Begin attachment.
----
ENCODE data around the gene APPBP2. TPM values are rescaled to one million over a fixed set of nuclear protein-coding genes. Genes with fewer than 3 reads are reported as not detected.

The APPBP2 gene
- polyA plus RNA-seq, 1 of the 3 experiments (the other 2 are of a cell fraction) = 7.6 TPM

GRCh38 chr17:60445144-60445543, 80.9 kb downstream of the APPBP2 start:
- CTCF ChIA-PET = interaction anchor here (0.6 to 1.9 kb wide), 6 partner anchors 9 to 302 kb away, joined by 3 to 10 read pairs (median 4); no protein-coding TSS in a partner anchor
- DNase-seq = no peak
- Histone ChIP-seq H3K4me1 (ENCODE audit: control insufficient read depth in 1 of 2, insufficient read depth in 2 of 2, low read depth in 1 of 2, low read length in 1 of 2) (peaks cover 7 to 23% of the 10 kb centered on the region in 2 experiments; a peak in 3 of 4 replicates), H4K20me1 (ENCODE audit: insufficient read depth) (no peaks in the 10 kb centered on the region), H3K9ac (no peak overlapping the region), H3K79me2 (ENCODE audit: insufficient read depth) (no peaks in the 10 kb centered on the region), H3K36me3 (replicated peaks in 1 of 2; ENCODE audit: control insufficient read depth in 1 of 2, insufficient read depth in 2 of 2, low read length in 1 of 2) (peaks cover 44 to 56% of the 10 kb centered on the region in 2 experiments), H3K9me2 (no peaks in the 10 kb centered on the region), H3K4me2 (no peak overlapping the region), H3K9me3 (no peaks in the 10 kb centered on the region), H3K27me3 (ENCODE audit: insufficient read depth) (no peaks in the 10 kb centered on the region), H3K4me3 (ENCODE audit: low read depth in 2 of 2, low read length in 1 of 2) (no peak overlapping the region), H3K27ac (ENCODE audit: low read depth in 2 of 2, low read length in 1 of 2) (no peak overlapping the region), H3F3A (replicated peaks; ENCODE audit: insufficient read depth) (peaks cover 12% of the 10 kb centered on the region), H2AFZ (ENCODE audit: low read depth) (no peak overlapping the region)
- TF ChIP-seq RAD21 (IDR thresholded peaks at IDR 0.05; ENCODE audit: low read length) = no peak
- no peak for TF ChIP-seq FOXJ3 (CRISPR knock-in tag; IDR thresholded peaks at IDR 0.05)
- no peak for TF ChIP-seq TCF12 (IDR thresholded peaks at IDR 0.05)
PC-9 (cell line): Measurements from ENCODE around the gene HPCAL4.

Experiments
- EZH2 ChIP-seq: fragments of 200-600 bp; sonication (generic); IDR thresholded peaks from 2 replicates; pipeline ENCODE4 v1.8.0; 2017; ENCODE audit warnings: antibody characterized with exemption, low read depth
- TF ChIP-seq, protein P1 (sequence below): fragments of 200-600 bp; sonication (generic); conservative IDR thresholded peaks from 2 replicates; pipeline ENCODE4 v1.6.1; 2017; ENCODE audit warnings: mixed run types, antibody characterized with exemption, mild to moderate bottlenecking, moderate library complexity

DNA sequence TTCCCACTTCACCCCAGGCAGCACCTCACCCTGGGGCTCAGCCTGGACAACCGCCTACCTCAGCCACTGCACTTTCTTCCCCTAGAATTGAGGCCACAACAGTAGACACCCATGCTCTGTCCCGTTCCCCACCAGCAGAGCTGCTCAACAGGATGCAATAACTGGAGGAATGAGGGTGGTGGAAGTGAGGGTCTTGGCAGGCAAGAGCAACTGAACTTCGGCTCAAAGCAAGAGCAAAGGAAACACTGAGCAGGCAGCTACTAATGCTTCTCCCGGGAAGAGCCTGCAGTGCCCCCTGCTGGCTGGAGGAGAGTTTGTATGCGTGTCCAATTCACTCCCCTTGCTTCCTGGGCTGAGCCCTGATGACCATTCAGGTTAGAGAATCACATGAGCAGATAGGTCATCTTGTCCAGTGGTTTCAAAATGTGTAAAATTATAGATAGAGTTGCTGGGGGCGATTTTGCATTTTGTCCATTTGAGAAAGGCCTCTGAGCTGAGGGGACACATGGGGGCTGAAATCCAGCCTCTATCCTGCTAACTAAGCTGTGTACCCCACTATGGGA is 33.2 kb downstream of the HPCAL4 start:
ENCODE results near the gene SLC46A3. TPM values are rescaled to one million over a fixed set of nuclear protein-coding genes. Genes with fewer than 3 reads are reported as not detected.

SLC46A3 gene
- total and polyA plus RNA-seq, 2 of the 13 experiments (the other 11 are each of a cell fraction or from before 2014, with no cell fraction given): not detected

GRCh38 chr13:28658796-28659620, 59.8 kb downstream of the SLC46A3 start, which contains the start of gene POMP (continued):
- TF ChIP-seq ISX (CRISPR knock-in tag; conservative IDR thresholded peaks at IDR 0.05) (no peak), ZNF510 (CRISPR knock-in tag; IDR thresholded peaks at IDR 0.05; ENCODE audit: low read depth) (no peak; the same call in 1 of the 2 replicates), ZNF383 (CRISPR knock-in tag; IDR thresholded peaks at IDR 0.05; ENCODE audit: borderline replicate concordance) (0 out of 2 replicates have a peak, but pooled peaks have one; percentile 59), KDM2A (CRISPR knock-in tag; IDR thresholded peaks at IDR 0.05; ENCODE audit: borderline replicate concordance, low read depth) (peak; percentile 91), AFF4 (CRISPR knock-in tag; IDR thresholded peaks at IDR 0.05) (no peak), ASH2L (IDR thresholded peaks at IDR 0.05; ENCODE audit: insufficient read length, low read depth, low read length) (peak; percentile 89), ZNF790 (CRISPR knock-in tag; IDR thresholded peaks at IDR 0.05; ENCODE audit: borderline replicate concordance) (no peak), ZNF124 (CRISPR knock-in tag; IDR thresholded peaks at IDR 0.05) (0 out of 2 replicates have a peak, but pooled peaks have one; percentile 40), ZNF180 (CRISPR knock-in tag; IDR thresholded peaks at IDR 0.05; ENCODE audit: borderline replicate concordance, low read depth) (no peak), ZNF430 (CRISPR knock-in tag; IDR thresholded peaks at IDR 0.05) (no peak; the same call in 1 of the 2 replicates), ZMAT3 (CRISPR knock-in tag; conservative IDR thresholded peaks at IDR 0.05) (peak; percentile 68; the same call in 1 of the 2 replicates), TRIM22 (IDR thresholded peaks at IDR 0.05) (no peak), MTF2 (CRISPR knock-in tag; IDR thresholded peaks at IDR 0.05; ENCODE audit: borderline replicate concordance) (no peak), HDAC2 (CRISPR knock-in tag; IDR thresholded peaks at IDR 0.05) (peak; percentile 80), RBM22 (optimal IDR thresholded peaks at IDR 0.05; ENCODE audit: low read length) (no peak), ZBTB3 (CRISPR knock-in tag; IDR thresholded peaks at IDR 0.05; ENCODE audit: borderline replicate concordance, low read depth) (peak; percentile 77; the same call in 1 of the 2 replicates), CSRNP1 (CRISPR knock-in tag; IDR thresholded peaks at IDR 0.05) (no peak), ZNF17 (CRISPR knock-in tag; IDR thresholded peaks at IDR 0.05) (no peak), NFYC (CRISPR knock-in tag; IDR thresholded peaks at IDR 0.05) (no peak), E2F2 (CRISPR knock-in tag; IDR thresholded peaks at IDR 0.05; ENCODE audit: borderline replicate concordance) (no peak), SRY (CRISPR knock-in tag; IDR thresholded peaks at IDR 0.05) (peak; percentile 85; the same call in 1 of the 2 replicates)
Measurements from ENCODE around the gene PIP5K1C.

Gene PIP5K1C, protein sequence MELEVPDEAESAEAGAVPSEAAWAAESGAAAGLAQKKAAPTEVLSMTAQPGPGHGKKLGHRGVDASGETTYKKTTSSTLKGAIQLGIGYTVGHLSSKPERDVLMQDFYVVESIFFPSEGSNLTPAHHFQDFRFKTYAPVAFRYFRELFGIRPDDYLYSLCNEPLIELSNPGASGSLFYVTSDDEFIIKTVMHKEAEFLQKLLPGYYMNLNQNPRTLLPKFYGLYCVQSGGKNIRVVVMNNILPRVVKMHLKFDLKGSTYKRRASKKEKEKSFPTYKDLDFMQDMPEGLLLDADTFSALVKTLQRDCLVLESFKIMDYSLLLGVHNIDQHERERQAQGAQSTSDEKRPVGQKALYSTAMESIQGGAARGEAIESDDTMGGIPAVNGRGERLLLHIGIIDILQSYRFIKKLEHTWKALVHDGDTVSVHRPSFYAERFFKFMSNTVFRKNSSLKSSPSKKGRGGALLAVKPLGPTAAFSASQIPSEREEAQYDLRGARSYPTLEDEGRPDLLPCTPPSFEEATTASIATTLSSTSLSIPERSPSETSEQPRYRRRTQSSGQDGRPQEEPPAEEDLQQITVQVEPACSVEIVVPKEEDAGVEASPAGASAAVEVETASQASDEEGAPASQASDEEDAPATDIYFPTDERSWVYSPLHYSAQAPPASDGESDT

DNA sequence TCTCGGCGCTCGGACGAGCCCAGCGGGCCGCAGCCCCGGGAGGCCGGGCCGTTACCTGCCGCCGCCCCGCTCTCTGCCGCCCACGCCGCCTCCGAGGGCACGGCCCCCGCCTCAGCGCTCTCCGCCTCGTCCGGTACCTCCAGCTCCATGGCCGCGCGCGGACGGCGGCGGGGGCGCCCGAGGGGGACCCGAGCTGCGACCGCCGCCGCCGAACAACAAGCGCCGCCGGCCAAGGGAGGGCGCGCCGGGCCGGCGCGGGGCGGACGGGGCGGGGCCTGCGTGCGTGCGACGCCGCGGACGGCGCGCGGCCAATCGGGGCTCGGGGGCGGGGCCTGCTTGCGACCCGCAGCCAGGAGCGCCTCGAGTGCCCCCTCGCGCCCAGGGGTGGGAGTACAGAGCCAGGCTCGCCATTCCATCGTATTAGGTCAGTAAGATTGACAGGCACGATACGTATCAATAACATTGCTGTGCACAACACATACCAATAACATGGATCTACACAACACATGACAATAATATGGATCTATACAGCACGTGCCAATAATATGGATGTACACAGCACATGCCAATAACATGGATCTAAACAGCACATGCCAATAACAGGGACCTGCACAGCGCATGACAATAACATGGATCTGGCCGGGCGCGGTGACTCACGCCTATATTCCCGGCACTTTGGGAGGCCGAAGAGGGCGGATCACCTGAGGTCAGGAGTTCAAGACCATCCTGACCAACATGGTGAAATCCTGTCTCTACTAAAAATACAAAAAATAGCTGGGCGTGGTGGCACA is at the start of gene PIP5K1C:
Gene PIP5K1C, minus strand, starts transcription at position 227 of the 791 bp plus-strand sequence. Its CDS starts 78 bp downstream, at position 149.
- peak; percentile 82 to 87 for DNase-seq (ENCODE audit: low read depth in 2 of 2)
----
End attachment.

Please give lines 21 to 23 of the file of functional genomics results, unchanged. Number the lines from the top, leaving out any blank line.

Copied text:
Measurements from ENCODE around the gene PIP5K1C.

Gene PIP5K1C, protein sequence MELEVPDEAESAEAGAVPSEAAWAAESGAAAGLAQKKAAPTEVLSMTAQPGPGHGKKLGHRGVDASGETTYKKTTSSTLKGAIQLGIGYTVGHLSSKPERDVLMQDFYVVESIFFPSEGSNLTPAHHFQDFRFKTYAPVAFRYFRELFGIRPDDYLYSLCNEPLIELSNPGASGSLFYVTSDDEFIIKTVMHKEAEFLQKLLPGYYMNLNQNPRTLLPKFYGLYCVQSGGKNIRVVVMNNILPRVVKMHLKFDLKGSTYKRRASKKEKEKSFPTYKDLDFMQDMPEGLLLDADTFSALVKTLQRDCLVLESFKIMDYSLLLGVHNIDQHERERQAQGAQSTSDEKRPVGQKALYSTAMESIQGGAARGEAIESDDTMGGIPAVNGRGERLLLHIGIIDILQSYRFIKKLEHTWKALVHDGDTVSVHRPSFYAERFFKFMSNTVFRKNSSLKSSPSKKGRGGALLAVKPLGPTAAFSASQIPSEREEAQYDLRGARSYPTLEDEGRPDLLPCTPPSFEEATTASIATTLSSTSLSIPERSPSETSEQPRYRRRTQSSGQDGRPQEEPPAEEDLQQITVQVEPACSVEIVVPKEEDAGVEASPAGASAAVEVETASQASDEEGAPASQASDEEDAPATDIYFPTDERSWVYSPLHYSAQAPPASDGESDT

DNA sequence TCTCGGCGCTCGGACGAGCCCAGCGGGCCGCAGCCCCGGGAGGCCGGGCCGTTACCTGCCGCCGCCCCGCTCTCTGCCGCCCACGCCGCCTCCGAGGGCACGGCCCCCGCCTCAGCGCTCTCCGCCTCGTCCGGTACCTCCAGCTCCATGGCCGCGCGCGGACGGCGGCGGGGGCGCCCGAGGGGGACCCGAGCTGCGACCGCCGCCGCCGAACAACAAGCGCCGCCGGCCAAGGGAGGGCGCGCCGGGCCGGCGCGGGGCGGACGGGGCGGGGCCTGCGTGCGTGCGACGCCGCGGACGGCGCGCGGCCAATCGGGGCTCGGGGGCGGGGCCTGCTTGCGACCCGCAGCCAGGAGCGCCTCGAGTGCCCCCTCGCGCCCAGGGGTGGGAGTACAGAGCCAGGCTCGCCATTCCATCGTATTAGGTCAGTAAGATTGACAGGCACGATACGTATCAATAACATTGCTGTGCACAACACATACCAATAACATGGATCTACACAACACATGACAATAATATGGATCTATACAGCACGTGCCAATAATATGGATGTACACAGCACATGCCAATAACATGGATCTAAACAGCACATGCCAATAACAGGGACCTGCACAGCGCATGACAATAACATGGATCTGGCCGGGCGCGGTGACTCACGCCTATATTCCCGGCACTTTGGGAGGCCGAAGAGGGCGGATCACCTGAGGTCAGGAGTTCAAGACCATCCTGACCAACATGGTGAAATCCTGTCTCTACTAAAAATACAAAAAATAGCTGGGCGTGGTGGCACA is at the start of gene PIP5K1C: